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[X-plor] Quick-and-dirty searches of both PDB and EMDB at PDBe

Gerard DVD Kleywegt via x-plor%40net.bio.net (by gerard from xray.bmc.uu.se)
Fri Apr 1 10:10:49 EST 2011

Hi all,

As part of its recent winter update, the Protein Data Bank in Europe (PDBe; 
http://pdbe.org/) has improved its facility that allows for tandem searches of 
PDB and EMDB. It was designed to allow users to carry out many of their 
day-to-day searches (without the need to fill out a complex form or learn a 
special query syntax). Simply type what you are looking for, click the SEARCH 
button, and we will do our best to dig up relevant information, be it in the 
PDB, in EMDB or on our website.


If you go to the PDBe home page (http://pdbe.org/), you will see a Google-like 
search box in the friendly green banner near the top of the page (just below 
our motto, "Bringing Structure to Biology"). You can use this search box in a 
number of ways:

- type a PDB code (e.g., 1cbs), and you will be taken directly to the summary 
page for that entry. You can type any valid code, even if it's not in the 
current release, so you can use this facility to obtain information about the 
status of entries that have not been released yet (e.g., 2yd0) or entries that 
are no longer in the archive (e.g., theoretical models).

- type a valid EMDB code (e.g., 1607) and you will be taken straight to the 
summary page for that entry.

HINT: if, instead of being taken directly to a summary page for a certain PDB 
or EMDB code, you want to actually search PDB and/or EMDB for references to 
that particular code, simply enclose it in double quotes. For instance, 
searching for 1mi6 will take you to the summary page for PDB entry 1mi6, 
whereas searching for "1mi6" will give you a set of hits in both PDB and EMDB 
that all contain a reference to 1mi6.

- type something resembling a PDBe service or resource name and chances are 
that the name will be recognised and you will be taken straight to that 
service or resource (e.g., autodep, emdep, pdbemotif, pdbepisa, pdbefold, 
pdbechem, quips, portfolio, etc.).

- you can search the protein sequences in the PDB by entering seq: (or 
sequence:) followed by a (partial) amino-acid sequence in one-letter code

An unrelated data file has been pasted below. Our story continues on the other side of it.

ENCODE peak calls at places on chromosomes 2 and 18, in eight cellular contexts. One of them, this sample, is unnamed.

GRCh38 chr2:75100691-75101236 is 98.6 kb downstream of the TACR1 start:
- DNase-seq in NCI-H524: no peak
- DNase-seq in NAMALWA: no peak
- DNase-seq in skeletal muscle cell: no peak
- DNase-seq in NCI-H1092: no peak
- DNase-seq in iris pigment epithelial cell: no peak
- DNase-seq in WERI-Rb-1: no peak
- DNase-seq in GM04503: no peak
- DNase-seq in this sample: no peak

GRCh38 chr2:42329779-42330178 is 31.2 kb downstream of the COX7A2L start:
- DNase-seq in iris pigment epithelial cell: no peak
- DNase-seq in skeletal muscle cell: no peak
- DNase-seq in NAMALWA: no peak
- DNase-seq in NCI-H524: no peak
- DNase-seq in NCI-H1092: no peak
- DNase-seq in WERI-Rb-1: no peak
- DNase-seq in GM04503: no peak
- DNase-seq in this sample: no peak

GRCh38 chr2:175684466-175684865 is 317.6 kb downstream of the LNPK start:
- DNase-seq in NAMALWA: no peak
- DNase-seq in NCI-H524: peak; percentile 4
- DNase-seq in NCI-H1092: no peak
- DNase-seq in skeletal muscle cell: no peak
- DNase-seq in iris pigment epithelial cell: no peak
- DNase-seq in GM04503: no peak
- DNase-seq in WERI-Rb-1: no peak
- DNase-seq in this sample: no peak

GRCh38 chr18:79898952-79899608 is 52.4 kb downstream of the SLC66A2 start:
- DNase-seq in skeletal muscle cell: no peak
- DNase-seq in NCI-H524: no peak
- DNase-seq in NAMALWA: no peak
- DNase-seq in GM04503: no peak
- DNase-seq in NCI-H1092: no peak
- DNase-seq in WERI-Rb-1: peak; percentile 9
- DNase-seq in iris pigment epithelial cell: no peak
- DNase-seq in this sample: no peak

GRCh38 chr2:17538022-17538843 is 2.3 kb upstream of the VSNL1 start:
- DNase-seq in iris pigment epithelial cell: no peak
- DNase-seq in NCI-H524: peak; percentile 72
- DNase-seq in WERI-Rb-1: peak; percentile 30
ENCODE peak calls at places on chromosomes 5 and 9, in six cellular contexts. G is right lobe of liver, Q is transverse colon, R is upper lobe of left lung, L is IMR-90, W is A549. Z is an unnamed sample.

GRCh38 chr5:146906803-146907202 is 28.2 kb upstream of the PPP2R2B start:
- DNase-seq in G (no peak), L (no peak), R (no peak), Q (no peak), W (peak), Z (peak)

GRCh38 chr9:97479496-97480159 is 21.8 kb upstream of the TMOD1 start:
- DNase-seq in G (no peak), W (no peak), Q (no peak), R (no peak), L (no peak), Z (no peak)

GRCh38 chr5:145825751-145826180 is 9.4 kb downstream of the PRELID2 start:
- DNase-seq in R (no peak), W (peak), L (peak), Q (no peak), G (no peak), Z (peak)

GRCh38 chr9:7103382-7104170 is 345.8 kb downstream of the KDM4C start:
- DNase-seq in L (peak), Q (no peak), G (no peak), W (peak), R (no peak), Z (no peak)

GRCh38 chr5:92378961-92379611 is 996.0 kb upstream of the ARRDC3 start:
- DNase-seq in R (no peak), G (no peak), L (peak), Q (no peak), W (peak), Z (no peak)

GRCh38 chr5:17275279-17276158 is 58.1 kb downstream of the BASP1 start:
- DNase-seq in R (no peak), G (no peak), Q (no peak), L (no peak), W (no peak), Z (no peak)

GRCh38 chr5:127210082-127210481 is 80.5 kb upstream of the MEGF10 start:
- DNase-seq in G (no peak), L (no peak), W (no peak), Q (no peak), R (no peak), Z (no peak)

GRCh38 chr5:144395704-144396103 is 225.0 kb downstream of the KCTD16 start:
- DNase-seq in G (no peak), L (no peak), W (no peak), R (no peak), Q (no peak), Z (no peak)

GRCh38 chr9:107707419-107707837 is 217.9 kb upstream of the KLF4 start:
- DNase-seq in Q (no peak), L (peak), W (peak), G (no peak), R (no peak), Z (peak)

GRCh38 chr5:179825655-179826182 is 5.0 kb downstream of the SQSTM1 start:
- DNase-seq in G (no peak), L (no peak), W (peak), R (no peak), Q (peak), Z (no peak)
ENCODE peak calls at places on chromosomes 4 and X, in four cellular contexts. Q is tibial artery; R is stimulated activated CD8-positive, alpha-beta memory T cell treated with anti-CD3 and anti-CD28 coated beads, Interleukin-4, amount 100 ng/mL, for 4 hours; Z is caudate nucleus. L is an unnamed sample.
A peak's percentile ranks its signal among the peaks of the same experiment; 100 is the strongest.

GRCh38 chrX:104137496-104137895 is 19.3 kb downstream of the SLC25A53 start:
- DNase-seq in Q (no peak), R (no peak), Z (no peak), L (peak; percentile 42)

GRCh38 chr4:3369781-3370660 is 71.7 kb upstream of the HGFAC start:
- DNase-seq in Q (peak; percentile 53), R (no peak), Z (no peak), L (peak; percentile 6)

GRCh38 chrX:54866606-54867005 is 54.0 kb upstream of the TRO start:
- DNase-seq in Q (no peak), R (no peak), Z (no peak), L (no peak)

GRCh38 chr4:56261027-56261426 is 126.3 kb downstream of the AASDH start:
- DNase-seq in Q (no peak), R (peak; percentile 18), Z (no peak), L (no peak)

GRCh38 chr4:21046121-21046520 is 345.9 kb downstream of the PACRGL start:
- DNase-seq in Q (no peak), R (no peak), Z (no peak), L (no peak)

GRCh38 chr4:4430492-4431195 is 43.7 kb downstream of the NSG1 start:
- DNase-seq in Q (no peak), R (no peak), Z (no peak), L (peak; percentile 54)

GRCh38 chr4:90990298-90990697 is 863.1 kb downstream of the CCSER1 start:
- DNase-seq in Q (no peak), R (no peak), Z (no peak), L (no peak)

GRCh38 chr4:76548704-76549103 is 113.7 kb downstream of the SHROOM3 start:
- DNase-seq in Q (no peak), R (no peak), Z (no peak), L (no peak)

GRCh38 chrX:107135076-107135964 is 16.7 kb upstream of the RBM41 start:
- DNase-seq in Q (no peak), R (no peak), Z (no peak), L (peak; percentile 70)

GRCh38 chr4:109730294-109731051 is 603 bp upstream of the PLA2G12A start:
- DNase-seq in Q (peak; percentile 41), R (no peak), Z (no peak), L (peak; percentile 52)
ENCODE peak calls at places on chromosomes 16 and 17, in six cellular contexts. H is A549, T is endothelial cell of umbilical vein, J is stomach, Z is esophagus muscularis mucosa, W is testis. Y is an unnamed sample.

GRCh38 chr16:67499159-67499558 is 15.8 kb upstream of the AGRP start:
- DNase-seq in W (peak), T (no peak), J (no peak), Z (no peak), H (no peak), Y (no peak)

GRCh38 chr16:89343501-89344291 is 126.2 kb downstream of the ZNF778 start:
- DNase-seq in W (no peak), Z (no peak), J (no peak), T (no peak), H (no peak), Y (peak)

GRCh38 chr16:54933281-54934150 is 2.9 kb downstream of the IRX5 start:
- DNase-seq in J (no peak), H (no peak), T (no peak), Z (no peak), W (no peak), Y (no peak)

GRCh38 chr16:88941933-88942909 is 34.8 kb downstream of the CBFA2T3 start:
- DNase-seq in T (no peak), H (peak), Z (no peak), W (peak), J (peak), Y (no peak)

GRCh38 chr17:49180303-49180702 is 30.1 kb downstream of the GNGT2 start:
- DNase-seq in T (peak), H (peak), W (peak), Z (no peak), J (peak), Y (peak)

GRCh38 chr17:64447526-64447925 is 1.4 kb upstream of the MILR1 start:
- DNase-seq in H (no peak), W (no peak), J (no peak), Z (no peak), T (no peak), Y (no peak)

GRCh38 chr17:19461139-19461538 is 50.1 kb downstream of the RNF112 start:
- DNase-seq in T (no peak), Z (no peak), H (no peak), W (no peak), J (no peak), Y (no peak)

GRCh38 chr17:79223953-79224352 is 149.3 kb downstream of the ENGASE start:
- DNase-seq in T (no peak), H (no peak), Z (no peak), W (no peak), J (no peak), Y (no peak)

compared to all protein sequences in the PDB using FastA, and the results will 
be presented to you for further analysis in the PDBe sequence browser (see 


Of course you can do general text-based searches of the PDB and EMDB as well - 
just type one or more search terms in the box and hit the SEARCH button.

- If you type a single search term and it gives hits in the PDB, you will get 
a results page with a tree structure on the left which shows in which 
categories the term was found. For instance, if you look for Jones, that could 
be an author, but it could also be part of the name of a molecule (e.g., Bence 
Jones protein). By clicking on an appropriate branch in the tree, you select 
only those entries for which the search term occurs in that data category 
(e.g., author or PDB compound).

- If you type more than one search term, only entries that contain all these 
terms will be selected as hits. For instance, if you search for "kleywegt po4" 
- without the quotes - you will get only one hit, 1CBQ. Note that if you 
enclose your search terms in double quotes, you will only get hits that match 
exactly (i.e., the complete search expression must occur somewhere in the 
entry, not just all of the keywords individually). For instance, searching for 
"HCV NS3 protease" yields 31 hits in the PDB if you enclose the terms in 
double quotes, but 177 hits if you don't.

Note that there are two tabs on the results page - one labelled "PDB entries" 
and the other "EMDB entries". If you do a search for Baumeister, you will get 
14 hits in the PDB. If you click on the "EMDB entries" tab, you will find that 
there are 10 hits in EMDB.

HINT: if you want the EMDB results tab to become active straightaway, preface 
your search term(s) by "emdb:" (without the quotes), e.g. search for 
emdb:saibil and you will immediately get the list of 56 EMDB hits.


The search results are sorted by release date by default, with the most 
recently released entries at the top. This ensures that if you read an 
exciting paper about new ClpC structures, a search for clpc will give you the 
latest entries first. You can change the sort order and criterion with a 
drop-down menu.

Each entry that is found as a hit in a search is shown in a panel that 
contains useful summary information and allows you to launch various searches 
and services with a single mouse-click. If you do a search for hiv-1, for